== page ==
3. Dale Zanine-USA TODAY Sports The Atlanta Hawks hosted the Washington Wizards Sunday evening, with the game becoming a backdrop for a more serious issue: the passing of Kobe Bryant, his daughter Gianna and seven others in a helicopter crash that occurred this morning in Southern California. Lloyd Pierce was very emotional when making his pre-game remarks, sharing that his cousin was also killed in a helicopter crash in 1998. “In ‘98, I lost my cousin,” Pierce said. “He was a pilot in the Navy, stationed in San Diego, Coronado and he was in a helicopter crash. His widow comes to every game, she lives here in Atlanta. Two sons. It was March 1998. My senior year of college. I told you guys I did a breakfast club this year with our group and I’ve never been able to talk about my cousin. I talked to our guys in the breakfast club about that and I just told the guys. One thing I failed to mention is that to this day, I still have a hard time looking at helicopters. There are just certain things you don’t get over. Today is that day.” Pierce continued to speak on the legacy Bryant not only made on the NBA, but the work he was doing for the women’s game with his daughter Gianna. “I never had a personal relationship with Kobe,” Pierce said of Bryant. “He’s spoken to me a bunch of times and he’s always told me he respects me, he respects the work that I’ve done and he’s watching me from afar as a head coach and as an assistant. He said it to me in Philly, he said it to me in LA. It’s who Kobe is and what I know of Kobe. What I respect the most is, I grew up on the west coast, I’m a Lakers fan as a child and I had to denounce being a Lakers fan once you get into the profession, but I’ve always respected his greatness because of his detail and his passion and the intensity with which he plays. But there’s nothing more than the respect I have for him as a father. Every image you see of him post-retirement is with his daughters and with his family. Everything you see online on Twitter is about positivity. “He’s encouraging others, retweeting positive comments to others,” Pierce continued. “I think it’s been the biggest transformation of a competitor to a human being that I’ve ever seen and that’s the sad part about today. He was someone that everyone looks up to, especially this generation of players, and to see the way he was coming out of retirement and playing to just being a leader of people: WNBA, AAU programs, children’s books. We lost a leader. It’s hard. Our locker room is shaken, the NBA is shaken, the community is shaken, everyone is, because at the end of the day, you respect what he’s been able to accomplish for so many years and in so many different ways.” With many discussing whether the Hawks and Wizards (along with the rest of the NBA) should play at all on Sunday, both Atlanta’s ownership and Pierce expressed the difficulty and magnitude of the situation. “Today’s tough, as a competitor in our sport, it’s really tough to navigate through today,” Pierce said. “Should we play, shouldn’t we play is not up to me. Today is not going to be the end of mourning. It’s really just the start. I told our guys in there, ‘I’m not a high-low guy’ and why, and they understood that. Because of the breakfast club, they know my story. But it’s a reminder of perspective, as to why and to what’s most important. The now is most important. The who. Who do you need to say hello to? Who do you need to reach out to? The perspective of all of this is tough because Kobe’s untouchable in a lot of those guys’ eyes.” “When we speak of greatness, we speak of the accomplishments. What any competitor knows about Kobe is the work and the detail....You think of greatness, it’s not just the accomplishments, it’s what he poured into it.” The Atlanta Hawks, Washington Wizards and all of State Farm Arena honored the Bryant’s with a moment of silence prior to tip. Following the silence, a “Kobe” chant broke out amongst the crowd. Young finished with 45 points, 14 assists and six rebounds in the win. Hunter added 25 points on 8-of-11 from the floor, while Bruno Fernando posted career highs in both points (14) and rebounds (12). It was ultimately a historic offensive performance for Atlanta, with 152 points being the most points the Hawks have scored in a regulation game since 1970. Bradley Beal led Washington with 40 points and six assists. View the full article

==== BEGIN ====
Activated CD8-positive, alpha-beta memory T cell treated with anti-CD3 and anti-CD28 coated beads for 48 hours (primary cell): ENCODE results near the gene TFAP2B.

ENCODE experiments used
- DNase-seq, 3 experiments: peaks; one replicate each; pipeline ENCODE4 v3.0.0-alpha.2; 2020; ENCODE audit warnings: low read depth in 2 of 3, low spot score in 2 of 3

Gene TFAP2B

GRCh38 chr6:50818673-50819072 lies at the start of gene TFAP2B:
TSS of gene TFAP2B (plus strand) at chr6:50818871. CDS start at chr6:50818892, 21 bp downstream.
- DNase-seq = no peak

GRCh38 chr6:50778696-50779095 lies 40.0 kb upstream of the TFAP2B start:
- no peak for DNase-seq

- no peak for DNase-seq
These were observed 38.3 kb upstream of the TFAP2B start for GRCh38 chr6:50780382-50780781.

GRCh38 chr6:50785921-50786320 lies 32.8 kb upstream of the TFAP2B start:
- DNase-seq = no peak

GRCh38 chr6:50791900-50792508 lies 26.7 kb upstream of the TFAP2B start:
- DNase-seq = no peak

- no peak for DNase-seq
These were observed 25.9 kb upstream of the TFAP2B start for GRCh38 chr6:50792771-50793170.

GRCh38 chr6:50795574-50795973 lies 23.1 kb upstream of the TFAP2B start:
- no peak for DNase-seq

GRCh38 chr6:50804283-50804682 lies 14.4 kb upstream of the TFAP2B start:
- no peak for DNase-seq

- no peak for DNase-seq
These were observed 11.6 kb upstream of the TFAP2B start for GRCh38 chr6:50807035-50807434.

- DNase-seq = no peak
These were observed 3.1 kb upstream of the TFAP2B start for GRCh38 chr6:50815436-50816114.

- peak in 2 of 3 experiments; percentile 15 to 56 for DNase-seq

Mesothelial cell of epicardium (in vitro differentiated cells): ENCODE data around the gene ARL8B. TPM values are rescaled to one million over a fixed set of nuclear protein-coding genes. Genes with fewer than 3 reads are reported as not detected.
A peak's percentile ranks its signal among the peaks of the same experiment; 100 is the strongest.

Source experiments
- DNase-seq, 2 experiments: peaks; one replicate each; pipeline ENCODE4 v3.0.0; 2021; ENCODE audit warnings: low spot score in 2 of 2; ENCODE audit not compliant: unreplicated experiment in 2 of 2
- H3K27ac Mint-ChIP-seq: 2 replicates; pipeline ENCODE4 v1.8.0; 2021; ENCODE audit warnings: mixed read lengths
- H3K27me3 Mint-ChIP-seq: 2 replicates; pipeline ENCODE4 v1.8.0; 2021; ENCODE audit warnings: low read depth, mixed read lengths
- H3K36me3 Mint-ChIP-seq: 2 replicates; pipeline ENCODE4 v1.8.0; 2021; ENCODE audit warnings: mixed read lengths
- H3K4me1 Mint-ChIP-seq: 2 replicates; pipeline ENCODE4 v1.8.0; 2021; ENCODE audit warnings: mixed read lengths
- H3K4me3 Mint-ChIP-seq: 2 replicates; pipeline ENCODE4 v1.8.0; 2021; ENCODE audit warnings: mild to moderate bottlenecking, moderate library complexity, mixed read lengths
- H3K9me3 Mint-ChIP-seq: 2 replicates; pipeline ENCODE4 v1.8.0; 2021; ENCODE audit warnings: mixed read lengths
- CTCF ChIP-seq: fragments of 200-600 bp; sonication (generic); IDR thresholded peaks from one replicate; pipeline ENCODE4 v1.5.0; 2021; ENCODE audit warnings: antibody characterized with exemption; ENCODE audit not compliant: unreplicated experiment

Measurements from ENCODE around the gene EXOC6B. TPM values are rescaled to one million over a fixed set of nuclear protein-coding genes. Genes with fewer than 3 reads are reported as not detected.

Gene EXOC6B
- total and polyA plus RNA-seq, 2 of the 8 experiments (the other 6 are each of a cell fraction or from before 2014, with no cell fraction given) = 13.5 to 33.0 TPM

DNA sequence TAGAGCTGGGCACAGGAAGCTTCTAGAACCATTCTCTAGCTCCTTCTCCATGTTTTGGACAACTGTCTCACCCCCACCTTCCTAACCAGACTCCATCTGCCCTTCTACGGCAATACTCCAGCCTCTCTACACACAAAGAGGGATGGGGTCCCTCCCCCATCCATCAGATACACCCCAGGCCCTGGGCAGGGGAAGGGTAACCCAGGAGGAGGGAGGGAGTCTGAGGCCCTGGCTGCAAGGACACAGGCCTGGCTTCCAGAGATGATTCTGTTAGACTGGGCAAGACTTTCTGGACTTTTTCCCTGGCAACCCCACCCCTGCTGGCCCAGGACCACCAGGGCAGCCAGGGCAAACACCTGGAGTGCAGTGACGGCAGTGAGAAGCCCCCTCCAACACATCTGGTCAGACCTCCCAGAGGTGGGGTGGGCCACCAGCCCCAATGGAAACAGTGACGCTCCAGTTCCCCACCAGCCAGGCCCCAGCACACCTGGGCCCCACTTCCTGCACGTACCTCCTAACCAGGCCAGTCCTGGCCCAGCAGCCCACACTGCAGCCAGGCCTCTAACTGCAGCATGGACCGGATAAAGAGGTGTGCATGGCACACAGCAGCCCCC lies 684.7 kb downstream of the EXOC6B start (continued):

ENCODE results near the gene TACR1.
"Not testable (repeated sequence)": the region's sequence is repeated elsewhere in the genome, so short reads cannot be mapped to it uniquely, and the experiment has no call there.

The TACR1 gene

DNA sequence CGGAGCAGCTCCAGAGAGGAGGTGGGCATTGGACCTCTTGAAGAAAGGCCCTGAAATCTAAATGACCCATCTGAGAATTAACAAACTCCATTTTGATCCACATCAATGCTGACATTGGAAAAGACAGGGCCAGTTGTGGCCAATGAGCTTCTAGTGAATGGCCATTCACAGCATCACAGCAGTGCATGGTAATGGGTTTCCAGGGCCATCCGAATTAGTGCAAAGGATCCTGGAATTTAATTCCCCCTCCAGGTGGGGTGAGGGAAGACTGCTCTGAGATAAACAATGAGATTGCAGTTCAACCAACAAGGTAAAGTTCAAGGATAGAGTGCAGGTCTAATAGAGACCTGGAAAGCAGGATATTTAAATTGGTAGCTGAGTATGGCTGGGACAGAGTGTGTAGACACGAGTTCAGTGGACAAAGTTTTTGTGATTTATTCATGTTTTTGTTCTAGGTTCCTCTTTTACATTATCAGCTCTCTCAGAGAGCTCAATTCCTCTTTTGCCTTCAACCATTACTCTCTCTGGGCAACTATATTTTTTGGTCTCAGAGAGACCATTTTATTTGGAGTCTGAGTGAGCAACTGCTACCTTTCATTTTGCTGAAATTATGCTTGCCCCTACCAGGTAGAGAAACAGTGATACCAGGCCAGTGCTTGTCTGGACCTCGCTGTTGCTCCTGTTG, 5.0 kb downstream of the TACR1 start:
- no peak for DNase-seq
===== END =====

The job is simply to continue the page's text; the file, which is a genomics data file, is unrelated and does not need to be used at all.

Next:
4. Photo by G Fiume/Getty Images The second half of Friday evening’s game got away from the Atlanta Hawks, leaving a sour taste in the team’s mouth as they entered the weekend. On Sunday evening, Trae Young and company will have the chance to right the ship with a home game against the Washington Wizards. At present, the Hawks are considered to be the favorites to secure a victory, marking one of the few times this season in which Atlanta has entered in that position. Part of that stems from Washington’s injury situation, with a number of players projected to be absent, but the Hawks are also arguably the more talented team. From there, the benefit of home-court advantage is a considerable factor, even with the Hawks also projected to be without both Alex Len (hip) and DeAndre’ Bembry (hand) for injury reasons. Young and Bradley Beal are the headliners, but the game could also be decided by players like John Collins, Cam Reddish and De’Andre Hunter. Washington’s defense is the worst in the NBA, providing hope for Atlanta’s offense in this spot, but it will be interesting to see if the Hawks can slow what has been an above-average Wizards offense this season. Regardless, Sunday evening’s game should be interesting as a measuring stick for the Hawks and, frankly, it is a contest that Atlanta should view as winnable. Stay tuned throughout the day and be encouraged to utilize the comments below as a “game thread” for the action. Game Info Game Date/Time: Sunday, Jan. 26, 6:00 pm ET Location: State Farm Arena TV: Fox Sports Southeast, NBA League Pass Radio: 92.9 The Game (Atlanta); Hawks Radio Network Streaming: Fox Sports Go, NBA League Pass View the full article